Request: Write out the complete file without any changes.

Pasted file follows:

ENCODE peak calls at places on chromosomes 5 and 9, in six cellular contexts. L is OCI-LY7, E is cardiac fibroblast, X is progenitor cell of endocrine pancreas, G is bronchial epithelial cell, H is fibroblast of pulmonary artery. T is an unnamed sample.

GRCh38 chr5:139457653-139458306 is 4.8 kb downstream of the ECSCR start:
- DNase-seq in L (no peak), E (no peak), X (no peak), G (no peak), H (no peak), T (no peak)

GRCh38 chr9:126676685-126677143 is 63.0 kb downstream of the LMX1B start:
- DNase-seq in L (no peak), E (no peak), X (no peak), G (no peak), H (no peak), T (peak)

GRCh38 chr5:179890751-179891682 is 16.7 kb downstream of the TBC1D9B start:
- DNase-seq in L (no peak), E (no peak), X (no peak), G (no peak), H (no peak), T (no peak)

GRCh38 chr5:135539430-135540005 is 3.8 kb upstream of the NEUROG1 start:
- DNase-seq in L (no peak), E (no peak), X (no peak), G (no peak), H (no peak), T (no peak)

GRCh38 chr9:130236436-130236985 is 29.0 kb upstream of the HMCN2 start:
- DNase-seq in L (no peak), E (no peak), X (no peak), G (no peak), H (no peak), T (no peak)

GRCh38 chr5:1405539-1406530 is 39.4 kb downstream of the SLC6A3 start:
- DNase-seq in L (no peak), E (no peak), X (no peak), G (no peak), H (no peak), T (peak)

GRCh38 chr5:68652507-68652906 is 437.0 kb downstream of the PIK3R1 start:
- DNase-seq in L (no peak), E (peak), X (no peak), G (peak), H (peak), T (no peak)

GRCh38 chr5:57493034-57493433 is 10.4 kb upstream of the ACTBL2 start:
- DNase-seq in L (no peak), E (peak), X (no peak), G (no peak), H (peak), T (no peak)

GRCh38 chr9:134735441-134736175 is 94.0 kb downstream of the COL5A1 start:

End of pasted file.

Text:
ENCODE peak calls at places on chromosomes 5 and 9, in six cellular contexts. L is OCI-LY7, E is cardiac fibroblast, X is progenitor cell of endocrine pancreas, G is bronchial epithelial cell, H is fibroblast of pulmonary artery. T is an unnamed sample.

GRCh38 chr5:139457653-139458306 is 4.8 kb downstream of the ECSCR start:
- DNase-seq in L (no peak), E (no peak), X (no peak), G (no peak), H (no peak), T (no peak)

GRCh38 chr9:126676685-126677143 is 63.0 kb downstream of the LMX1B start:
- DNase-seq in L (no peak), E (no peak), X (no peak), G (no peak), H (no peak), T (peak)

GRCh38 chr5:179890751-179891682 is 16.7 kb downstream of the TBC1D9B start:
- DNase-seq in L (no peak), E (no peak), X (no peak), G (no peak), H (no peak), T (no peak)

GRCh38 chr5:135539430-135540005 is 3.8 kb upstream of the NEUROG1 start:
- DNase-seq in L (no peak), E (no peak), X (no peak), G (no peak), H (no peak), T (no peak)

GRCh38 chr9:130236436-130236985 is 29.0 kb upstream of the HMCN2 start:
- DNase-seq in L (no peak), E (no peak), X (no peak), G (no peak), H (no peak), T (no peak)

GRCh38 chr5:1405539-1406530 is 39.4 kb downstream of the SLC6A3 start:
- DNase-seq in L (no peak), E (no peak), X (no peak), G (no peak), H (no peak), T (peak)

GRCh38 chr5:68652507-68652906 is 437.0 kb downstream of the PIK3R1 start:
- DNase-seq in L (no peak), E (peak), X (no peak), G (peak), H (peak), T (no peak)

GRCh38 chr5:57493034-57493433 is 10.4 kb upstream of the ACTBL2 start:
- DNase-seq in L (no peak), E (peak), X (no peak), G (no peak), H (peak), T (no peak)

GRCh38 chr9:134735441-134736175 is 94.0 kb downstream of the COL5A1 start: